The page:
We used a Jamar-like dynamometer (Lode dynamometer) for all measurements (Fig. 1). The Lode dynamometer is an electronic dynamometer similar to the Jamar dynamometer. It operates similarly and is calibrated to measure the same outcome as the Jamar dynamometer. In a previous study, we quantified the measurement error of this instrument in children and found the Lode dynamometer to be reliable in healthy children from 4 to 12 years old. Reliability increased with age and children of 12 years old had similar reliability as adults [17]. The dynamometer was used as recommended by the American Society of Hand Therapists [2]. The subject sits with the shoulder adducted, the elbow flexed in a 90° angle, and the wrist in a neutral position [2].

Fig. 1:
A 6-year-old child holds a Jamar-like dynamometer (Lode dynamometer). The electronic console was facing the researcher so that no feedback was provided to the subjects.

The Lode dynamometer, with the handlebar in Position 2, was used to measure grip strength of both hands [9]. After each measurement, we reset the dynamometer. All measurements were performed in a randomized order by the same researcher (HMM). The children were seated in an appropriately adjusted chair during measurements. Before the start of each measurement, the subject was told, “Squeeze as hard as you can!” A mean of three maximum voluntary contractions was recorded for each hand. In case one of the measurements showed a difference greater than 10% from the other measurements, we cancelled that measurement and added a fourth measurement. The mean of the three remaining values was calculated.

To develop the growth curves, we first estimated the centiles for grip strength using Altman's method of absolute scaled residuals [1]. Because a visual inspection did not reveal skewness or nonnormal kurtosis, we decided not to transform the dependent variable. In the first model, grip strength was modeled as a function of the age. To allow for nonlinearity in the mean, we used restricted cubic splines with three knots placed at the 10th, 50th, and 90th centiles. The SD was estimated using the regression function of the absolute residuals. We estimated separate relationships for boys and girls for the dominant and nondominant hands.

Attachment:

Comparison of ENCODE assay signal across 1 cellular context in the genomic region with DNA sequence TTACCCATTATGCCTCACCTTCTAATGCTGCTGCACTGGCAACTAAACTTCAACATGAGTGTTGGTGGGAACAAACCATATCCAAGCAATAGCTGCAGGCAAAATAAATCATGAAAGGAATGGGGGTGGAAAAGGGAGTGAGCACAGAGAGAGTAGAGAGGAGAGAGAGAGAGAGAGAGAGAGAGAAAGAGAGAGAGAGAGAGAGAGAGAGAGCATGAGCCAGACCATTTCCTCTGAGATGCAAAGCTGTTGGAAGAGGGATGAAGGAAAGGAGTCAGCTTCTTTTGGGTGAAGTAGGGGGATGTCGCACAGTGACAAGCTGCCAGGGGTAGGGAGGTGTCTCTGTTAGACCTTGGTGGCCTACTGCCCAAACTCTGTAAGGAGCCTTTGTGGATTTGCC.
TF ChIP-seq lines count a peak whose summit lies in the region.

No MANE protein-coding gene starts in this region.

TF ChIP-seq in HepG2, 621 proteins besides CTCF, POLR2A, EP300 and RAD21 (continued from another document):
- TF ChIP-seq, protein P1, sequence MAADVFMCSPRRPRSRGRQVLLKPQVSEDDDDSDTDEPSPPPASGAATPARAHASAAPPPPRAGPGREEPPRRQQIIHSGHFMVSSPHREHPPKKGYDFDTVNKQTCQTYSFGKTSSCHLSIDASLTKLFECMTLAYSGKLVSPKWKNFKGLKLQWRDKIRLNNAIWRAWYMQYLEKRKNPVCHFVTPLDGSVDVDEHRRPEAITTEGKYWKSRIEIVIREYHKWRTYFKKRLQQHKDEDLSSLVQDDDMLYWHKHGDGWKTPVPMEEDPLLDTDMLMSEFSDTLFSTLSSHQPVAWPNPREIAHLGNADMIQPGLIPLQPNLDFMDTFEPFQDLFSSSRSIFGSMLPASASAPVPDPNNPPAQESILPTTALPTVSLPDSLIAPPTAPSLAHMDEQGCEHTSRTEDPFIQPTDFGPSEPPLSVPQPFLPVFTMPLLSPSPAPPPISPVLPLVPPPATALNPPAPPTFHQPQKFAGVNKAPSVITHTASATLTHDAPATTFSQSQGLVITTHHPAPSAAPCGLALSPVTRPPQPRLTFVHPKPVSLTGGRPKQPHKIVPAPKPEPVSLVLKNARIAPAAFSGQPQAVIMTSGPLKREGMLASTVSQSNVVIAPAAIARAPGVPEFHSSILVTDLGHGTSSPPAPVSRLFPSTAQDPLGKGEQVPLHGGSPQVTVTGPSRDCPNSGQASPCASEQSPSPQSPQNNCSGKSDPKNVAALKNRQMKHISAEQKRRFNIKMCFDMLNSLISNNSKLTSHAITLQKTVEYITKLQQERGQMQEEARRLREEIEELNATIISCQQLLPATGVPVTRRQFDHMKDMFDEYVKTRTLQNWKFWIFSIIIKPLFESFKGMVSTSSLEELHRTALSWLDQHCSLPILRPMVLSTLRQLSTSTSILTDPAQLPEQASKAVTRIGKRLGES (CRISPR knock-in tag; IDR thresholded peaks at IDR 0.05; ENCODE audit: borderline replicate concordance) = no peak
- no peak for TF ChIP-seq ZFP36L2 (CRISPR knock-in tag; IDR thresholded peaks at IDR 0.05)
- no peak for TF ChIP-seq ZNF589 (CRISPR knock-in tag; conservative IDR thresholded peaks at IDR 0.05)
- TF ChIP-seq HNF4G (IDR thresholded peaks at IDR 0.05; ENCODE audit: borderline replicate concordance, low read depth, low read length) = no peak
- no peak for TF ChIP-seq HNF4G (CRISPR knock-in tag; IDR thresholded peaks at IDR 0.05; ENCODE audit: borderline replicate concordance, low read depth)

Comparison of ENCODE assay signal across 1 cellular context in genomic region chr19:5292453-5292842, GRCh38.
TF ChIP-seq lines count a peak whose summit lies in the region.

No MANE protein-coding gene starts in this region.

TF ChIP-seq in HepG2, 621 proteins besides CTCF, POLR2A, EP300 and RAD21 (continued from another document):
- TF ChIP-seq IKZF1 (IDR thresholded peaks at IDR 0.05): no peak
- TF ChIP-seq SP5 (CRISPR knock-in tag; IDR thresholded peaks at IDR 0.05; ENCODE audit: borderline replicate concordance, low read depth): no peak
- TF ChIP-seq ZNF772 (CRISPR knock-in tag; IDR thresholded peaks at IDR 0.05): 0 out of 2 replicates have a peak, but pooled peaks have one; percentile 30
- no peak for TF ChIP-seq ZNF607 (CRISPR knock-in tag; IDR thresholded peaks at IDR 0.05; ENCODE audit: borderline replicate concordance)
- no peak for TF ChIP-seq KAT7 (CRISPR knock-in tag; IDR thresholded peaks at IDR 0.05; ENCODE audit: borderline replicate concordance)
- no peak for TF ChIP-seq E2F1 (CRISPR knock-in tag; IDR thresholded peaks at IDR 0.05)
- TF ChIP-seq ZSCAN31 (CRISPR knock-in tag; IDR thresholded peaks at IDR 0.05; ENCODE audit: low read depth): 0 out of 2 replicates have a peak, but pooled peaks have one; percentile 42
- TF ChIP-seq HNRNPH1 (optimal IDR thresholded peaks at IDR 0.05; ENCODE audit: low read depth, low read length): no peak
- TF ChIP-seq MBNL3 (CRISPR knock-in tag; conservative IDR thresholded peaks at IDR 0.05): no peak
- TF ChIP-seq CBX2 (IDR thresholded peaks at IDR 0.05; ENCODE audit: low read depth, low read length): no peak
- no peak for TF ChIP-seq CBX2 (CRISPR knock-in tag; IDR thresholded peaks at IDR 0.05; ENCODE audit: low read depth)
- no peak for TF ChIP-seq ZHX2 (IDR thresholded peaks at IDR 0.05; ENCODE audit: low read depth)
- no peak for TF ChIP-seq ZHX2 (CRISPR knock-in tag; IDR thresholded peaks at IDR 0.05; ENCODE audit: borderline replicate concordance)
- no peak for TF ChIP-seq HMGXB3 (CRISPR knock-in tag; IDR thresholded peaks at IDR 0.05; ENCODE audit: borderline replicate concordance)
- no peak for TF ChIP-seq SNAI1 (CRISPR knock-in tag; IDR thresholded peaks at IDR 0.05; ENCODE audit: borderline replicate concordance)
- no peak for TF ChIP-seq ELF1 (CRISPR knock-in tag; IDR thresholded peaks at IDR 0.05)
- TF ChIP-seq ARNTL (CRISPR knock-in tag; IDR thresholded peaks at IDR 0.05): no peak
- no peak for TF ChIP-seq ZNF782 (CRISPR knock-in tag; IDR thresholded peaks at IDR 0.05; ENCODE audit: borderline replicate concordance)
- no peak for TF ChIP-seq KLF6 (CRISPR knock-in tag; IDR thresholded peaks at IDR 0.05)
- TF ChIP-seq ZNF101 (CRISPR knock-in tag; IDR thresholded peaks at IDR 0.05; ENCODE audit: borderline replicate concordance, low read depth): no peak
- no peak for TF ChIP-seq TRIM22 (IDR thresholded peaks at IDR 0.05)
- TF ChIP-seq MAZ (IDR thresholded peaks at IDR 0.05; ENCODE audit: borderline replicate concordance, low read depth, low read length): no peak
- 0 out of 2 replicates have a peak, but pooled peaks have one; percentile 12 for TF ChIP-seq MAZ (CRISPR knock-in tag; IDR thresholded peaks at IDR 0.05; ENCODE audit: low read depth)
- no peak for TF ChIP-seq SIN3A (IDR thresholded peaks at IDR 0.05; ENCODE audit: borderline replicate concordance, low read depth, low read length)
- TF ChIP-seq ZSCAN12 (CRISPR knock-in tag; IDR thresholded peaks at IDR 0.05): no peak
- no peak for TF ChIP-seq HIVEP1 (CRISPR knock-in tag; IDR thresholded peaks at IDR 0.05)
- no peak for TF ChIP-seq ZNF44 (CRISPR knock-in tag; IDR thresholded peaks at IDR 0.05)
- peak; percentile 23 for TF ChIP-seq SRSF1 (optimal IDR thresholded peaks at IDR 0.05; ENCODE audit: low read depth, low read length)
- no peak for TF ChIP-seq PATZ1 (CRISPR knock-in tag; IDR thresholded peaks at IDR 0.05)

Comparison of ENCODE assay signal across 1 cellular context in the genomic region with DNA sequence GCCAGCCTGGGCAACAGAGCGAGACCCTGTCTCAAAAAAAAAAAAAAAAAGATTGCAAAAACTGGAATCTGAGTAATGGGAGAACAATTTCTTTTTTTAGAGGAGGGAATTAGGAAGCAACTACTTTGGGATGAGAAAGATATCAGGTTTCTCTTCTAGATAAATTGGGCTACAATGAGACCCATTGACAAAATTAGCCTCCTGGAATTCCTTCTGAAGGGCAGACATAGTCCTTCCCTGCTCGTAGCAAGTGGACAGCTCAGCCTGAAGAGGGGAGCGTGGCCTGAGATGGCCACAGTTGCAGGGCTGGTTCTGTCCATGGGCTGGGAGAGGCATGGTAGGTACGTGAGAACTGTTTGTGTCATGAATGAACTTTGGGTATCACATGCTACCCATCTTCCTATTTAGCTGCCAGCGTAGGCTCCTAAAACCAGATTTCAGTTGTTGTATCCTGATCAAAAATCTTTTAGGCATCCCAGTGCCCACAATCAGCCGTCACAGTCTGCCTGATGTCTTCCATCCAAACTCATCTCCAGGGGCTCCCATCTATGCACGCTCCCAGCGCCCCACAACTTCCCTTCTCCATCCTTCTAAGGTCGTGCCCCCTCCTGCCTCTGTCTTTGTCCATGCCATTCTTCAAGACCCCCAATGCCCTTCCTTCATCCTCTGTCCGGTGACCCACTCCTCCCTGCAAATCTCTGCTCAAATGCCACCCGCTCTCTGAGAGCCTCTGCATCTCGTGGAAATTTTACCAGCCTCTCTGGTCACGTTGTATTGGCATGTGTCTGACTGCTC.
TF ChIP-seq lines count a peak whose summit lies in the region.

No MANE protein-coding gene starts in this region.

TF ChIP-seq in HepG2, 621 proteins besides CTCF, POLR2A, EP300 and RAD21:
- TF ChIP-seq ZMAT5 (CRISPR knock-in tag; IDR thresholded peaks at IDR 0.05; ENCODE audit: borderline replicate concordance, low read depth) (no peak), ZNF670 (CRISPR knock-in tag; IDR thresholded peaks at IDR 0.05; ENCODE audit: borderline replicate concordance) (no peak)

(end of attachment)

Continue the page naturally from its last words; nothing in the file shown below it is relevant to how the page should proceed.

The mentioned model was compared with a more complex model that also included weight and length next to age. All factors were included in this more complex model as a restricted cubic spline with three knots. Residuals of the various models were checked for normality and serial correlation.

We used a partial F test to calculate differences in grip strength by gender and hand dominance. Although we found major differences between boys and girls and between both hands, we also made a combined diagram for all boys, girls, and both hands combined. Although this combined graph is less accurate in predicting normative data for an individual subject, we present it for use as a first estimate in clinical situations in which four separate graphs may be too cumbersome. All estimations and calculations were performed using SAS® 9.1 (SAS Institute, Inc, Cary, NC).


Grip strength increased with age in both hands. In the entire group, the dominant hand produced higher (p < 0.001) grip strength than the nondominant hand and boys were stronger (p < 0.001) than girls (Tables 2, 3). The differences between boys and girls were not the same for each age. For the youngest group of 4 to 6 years, the boys were 24% to 34% stronger; for the middle group of 7 to 9 years old, the boys were 2% to 9% stronger; and for the oldest group of 10 to 12 years, the boys were 3% to 11% stronger. For both genders, differences in grip strength between dominant and nondominant hands ranged from 2 to 17 N. To determine correct models for predicting grip strength in the dominant and nondominant hands of the boys and girls separately, we compared the more complex model including the variables age, height, weight, and gender with the simpler model that included age alone. R2 for the dominant and nondominant hands were only slightly lower in the simpler model with age as the only independent variable of grip strength (Table 4). Because we decided the benefits of a simpler model using age only outweigh the slight increase in predictability of grip strength achieved by the more complex model, we present only the simpler model. The simpler statistical models for grip strength as a function of age in the dominant and nondominant hands of boys and girls separately were converted into growth diagrams (Figs. 2-5). In addition to the curve of the population mean, these diagrams show the centiles that correspond to each standard deviation (SD) added or subtracted from the mean: 2.5%, 16%, 50%, 84%, and 97.5% centiles correspond to −2 SD, −1 SD, mean, +1 SD, and +2 SD.